What would you think if your boss got on his/her knees and started polishing your shoes without warning?
OK, now that you’ve picked yourself off the floor from laughing hysterically at the thought, take this in – it really happened. Jesus did it.
It’s only recounted in the Gospel of John – John 13:1-17 – but the meaning of the humble task is immense.
They were in the Upper Room ready to celebrate the Passover meal when Jesus surprises His 12 apostles with His actions.
First He takes a towel and wraps it around His waist – much like a waiter would and like the servants of His day did.
Then He takes a pitcher and basin and starts washing the disciples’ feet.
Living in Phoenix, you can understand how dusty your feet can get if you wear sandals. Imagine back then when there were no paved roads or sidewalks. The feet were the dirtiest part of the body.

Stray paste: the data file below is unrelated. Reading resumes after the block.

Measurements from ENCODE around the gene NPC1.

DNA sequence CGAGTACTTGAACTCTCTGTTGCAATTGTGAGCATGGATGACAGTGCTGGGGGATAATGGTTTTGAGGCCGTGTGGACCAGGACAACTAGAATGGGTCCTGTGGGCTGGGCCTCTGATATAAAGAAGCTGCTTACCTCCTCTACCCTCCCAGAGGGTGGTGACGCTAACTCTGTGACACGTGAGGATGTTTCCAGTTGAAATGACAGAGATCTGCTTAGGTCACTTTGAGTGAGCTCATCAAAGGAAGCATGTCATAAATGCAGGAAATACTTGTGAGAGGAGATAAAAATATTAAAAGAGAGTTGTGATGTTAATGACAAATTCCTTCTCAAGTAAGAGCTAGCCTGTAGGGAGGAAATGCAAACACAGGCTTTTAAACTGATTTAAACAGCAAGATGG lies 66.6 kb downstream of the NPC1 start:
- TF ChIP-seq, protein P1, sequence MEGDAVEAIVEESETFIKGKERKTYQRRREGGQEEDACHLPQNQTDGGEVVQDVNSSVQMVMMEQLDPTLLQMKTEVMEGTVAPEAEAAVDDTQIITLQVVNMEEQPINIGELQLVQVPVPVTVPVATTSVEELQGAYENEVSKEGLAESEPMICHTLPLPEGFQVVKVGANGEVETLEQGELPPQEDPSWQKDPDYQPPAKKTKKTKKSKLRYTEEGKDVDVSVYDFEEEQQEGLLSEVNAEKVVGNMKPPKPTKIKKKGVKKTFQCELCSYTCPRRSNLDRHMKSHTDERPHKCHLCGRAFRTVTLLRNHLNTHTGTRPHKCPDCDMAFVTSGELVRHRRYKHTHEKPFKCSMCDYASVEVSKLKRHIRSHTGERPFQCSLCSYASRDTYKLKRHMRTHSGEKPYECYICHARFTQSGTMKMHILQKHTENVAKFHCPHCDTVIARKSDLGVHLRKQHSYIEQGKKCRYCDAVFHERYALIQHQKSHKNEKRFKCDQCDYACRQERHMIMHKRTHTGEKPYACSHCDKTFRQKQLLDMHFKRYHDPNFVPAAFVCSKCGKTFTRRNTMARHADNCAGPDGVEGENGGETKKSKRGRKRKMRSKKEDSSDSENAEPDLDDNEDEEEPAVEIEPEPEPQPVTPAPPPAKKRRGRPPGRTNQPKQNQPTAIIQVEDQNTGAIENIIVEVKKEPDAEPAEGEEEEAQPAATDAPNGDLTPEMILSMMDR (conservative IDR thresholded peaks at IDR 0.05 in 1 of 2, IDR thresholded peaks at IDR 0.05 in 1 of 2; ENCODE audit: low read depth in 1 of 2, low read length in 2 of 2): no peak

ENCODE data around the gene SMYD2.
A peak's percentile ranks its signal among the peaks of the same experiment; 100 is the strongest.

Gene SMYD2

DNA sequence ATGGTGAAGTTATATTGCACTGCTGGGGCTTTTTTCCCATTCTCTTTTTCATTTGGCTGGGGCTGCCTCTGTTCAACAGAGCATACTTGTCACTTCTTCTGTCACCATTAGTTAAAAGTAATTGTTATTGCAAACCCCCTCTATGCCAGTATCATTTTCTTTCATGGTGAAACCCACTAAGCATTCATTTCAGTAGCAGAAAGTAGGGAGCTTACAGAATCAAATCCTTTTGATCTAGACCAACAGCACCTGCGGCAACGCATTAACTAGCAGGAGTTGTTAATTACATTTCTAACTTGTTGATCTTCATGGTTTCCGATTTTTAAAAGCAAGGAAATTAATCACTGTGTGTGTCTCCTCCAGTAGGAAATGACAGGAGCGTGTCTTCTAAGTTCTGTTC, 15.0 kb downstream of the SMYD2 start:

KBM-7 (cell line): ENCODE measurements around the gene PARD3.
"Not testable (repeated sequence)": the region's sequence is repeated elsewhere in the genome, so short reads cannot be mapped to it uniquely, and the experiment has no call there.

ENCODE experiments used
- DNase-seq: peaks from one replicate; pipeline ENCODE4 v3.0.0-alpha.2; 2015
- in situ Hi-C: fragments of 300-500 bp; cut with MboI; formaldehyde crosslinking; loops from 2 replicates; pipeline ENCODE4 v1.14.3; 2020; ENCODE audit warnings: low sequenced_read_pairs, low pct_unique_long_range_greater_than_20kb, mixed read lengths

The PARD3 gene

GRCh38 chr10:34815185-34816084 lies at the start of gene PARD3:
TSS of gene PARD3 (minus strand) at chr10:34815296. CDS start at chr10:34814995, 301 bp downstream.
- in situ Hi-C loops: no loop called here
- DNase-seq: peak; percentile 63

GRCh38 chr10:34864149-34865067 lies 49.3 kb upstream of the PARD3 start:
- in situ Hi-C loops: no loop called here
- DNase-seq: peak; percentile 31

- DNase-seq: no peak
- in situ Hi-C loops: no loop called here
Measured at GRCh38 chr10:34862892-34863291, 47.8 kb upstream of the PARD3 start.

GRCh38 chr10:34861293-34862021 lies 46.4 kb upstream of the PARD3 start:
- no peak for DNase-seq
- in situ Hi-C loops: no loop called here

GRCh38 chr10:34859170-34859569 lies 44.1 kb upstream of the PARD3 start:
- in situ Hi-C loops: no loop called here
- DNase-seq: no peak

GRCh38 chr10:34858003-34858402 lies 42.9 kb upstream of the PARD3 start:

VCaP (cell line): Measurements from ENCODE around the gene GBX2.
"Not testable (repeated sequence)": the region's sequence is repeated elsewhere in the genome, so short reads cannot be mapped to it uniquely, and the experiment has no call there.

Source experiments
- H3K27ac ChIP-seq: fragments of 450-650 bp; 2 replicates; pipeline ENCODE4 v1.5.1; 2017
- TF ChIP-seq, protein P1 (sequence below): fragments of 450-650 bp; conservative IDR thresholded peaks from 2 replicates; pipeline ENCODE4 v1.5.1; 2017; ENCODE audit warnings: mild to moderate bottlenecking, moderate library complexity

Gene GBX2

Peter protested. Then Peter said, “Then, Lord, not just my feet but my hands and my head as well!” (John 13:9)
To which Jesus responded, “A person who has had a bath needs only to wash his feet; his whole body is clean. And you are clean, though not every one of you.” (John 13:10)
Jesus knew that Judas was going to betray Him.
Why did Jesus wash their feet?
- To show that those who believe in Him will be cleansed from sin
- To show the fulfillment of one of the Prophet Isaiah’s prophecies:
Every valley shall be raised up, every mountain and hill made low; the rough ground shall become level, the rugged places a plain. ~Isaiah 40:4
- To reiterate what He taught in other occasions:
For whoever exalts himself will be humbled, and whoever humbles himself will be exalted. (Matthew 23:12)“I tell you the truth, anyone who will not receive the kingdom of God like a little child will never enter it.”(Mark 10:15)
- To show instill in them to Love one another as they love themselves. (Matthew 22:29)
God likes humility. God hates pride.
If Jesus, the King of kings, can get on His knees and wash His friends’ feet, then we should be able to do the same.
And the ultimate humiliation is still to come.
Next time: The Last Supper